By editorial board • 

Force does not always lead to best outcome

When a police officer catches a thief in the act, training and experience give him a good idea how his quarry is going to respond and what he should do to counter that. But confronting a citizen in the grip of a psychotic episode can and often does leave the same officer at a loss, as Yamhill County Sheriff Tim Svenson noted in a recent talk hosted by the local chapter of the National Alliance on Mental Illness.

Today’s best practice, embraced by both Svenson and his municipal counterpart, McMinnville Police Chief Matt Scales, relies on early intervention by a specialized Crisis Intervention Team. Such a team consists of officers trained to recognize situations driven by mental impairment and bring them to a successful conclusion through de-escalation and diversion rather than blind application of force.

The concept arose from a police shooting in Memphis in 1995, and it has been gradually gaining currency ever since.

From the earliest stirrings of recorded history, thousands of years ago, manifestations of mental illness have frightened the forces of human social order. And for good reason.

Criminal behavior generally has one of two root causes — greed or mental illness.

The former is purposeful, thus subject to rational analysis and response. Perpetrators are looking for an unfair, undeserved edge, and are willing to cut corners to get it.

The latter is something else entirely. Its randomness makes it much harder to counter when it crosses to the realm of criminality.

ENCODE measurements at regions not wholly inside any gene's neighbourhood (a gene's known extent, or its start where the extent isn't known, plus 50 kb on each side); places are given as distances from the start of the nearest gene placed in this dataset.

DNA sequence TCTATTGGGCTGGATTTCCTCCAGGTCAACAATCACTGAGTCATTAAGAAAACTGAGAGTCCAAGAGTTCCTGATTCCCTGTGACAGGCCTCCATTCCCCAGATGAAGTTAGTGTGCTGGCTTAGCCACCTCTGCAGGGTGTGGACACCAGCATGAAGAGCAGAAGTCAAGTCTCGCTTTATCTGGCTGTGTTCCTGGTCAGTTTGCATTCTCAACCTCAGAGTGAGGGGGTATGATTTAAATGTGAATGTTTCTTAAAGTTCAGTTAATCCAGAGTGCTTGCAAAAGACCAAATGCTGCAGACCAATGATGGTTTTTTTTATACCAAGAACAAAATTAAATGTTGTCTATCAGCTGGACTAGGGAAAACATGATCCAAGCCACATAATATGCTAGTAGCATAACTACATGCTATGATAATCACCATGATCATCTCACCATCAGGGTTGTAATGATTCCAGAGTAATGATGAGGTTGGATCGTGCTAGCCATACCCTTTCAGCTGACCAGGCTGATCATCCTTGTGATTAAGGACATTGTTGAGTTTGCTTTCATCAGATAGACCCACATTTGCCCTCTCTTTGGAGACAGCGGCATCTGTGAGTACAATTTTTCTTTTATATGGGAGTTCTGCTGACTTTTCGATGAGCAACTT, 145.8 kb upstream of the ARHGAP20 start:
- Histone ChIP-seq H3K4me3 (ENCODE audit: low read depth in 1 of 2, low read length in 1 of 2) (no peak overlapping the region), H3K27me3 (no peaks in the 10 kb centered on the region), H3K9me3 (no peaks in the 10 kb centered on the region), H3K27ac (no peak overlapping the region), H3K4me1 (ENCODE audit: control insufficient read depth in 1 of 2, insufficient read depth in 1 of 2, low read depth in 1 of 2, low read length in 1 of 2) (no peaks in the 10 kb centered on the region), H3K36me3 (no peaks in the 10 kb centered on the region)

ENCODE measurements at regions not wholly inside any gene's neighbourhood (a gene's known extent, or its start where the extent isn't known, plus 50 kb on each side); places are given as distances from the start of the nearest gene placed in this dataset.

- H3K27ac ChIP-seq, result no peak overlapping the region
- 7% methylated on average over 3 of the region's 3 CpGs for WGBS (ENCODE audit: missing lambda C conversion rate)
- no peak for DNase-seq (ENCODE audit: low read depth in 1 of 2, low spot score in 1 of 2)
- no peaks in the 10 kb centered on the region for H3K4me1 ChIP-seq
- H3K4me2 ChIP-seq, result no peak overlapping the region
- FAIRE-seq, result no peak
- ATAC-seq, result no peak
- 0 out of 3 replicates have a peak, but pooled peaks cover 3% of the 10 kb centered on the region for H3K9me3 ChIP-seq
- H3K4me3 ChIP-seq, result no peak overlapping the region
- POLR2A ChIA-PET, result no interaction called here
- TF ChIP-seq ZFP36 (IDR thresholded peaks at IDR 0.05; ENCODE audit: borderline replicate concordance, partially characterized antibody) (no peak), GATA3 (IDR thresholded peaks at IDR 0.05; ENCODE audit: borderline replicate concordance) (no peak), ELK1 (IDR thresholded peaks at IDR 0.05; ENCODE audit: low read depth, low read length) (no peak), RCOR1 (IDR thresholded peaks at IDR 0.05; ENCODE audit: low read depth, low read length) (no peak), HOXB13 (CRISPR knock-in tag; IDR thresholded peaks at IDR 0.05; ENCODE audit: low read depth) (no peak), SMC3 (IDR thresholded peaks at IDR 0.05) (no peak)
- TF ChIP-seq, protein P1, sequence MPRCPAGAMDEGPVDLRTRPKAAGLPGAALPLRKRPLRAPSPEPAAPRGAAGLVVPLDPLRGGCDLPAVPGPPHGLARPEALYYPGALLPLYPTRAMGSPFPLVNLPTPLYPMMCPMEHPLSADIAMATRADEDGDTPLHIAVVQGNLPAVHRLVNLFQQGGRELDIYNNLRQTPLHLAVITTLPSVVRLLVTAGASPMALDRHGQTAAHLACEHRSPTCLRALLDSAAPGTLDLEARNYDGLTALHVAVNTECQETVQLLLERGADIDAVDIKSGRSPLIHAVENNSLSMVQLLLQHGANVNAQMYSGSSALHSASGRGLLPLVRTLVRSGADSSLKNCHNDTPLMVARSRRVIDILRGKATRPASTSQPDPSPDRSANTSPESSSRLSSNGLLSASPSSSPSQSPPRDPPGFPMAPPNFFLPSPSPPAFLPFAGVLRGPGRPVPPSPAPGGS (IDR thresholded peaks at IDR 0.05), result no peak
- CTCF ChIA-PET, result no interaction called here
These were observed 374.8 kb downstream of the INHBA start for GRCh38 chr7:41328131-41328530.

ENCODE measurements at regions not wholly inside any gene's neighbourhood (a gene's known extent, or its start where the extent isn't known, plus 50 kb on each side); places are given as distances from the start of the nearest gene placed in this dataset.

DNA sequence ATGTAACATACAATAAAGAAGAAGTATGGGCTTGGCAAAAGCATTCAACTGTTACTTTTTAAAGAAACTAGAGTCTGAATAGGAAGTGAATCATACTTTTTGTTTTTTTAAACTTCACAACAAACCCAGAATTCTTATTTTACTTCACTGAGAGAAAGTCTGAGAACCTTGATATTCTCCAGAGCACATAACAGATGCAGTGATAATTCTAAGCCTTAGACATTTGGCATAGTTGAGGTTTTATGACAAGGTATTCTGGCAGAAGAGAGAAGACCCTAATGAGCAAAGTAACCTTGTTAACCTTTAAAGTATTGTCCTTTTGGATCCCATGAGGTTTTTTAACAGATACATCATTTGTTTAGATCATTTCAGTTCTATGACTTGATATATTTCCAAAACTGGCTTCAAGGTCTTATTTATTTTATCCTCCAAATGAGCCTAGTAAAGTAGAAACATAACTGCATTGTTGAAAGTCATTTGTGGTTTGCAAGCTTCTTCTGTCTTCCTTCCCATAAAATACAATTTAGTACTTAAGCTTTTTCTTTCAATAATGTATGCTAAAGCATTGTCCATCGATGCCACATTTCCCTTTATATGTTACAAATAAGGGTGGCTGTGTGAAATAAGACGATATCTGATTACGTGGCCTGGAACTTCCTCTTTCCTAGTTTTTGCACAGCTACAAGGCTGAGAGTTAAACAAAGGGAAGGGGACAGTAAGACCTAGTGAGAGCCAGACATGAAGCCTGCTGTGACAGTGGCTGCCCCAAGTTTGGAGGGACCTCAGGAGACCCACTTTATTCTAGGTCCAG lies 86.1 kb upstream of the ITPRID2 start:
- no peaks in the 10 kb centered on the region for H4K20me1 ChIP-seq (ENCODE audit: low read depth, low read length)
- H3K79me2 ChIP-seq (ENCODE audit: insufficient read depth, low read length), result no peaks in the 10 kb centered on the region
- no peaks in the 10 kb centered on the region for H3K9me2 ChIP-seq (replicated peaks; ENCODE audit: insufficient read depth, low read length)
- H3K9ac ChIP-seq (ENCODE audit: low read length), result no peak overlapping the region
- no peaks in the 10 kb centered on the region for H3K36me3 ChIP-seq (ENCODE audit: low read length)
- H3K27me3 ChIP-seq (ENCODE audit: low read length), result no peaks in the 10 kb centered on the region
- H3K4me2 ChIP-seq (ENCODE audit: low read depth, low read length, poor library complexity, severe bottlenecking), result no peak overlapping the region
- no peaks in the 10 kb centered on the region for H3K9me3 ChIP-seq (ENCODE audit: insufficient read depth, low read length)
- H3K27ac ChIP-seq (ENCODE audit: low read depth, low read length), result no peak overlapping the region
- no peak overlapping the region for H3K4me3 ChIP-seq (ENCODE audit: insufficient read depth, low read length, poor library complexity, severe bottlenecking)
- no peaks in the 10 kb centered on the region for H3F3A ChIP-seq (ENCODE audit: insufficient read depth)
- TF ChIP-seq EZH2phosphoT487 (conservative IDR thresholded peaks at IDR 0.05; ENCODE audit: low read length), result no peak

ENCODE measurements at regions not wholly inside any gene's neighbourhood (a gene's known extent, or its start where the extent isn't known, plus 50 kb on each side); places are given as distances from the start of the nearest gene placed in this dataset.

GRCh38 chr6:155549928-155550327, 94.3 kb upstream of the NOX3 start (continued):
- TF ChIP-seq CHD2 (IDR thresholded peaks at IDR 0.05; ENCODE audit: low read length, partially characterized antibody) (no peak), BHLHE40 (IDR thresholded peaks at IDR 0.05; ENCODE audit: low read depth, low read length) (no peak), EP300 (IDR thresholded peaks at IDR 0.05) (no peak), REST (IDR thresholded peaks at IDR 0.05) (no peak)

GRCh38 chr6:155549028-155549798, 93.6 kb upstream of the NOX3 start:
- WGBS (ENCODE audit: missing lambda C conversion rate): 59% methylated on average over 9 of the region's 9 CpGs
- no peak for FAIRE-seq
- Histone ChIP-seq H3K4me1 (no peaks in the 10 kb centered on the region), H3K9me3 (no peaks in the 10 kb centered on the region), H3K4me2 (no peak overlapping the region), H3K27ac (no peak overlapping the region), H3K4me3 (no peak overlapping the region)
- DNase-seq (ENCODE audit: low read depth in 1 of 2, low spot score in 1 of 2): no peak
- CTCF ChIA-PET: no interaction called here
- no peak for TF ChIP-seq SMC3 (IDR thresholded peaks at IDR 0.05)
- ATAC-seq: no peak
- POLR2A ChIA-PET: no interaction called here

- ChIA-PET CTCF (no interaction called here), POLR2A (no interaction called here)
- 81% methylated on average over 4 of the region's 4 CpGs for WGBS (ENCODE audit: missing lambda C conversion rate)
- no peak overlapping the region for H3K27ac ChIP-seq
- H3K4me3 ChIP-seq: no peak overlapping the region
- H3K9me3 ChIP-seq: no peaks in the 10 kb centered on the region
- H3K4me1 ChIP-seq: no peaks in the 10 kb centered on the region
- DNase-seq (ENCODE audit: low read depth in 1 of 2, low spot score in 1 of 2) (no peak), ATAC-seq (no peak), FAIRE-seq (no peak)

In early civilizations emerging in Asia, Africa and Europe, aimlessly disruptive behavior was typically ascribed to such supernatural causes as demonic possession or the wrath of the gods. How else to explain actions not driven by hope of ill-gotten gain?

In such cases, it wasn’t enough to exact a penalty calculated to tip the balance enough so the undesired behavior no longer promised to pay off, the essence of the deterrent approach, which might work for the rational man, but had no hope of success with his irrational counterpart.

It’s no wonder the “insane” were locked away in asylums or dungeons in medieval Europe, or that “witches” were burned at the stake in colonial New England. To have any validity, a deterrent needed to be permanent.

Over the successive centuries, we have developed ways to treat those among us who are struggling with a form of mental disease or defect. There is still no magic answer, but there is now hope.

That makes it incumbent on us to distinguish between evil and illness early on and get violators of the social order routed on the right track.

For the greed-driven, that is typically the criminal justice system, which includes an incarceration component as its ultimate deterrent. But for the mentally ill, the criminal system is not only ineffective, but also inordinately expensive.

Today’s law enforcement officer can no longer rely solely on the badge, gun and jail cell to get the job done. It’s good to know we have a sheriff and chief who recognize that difference.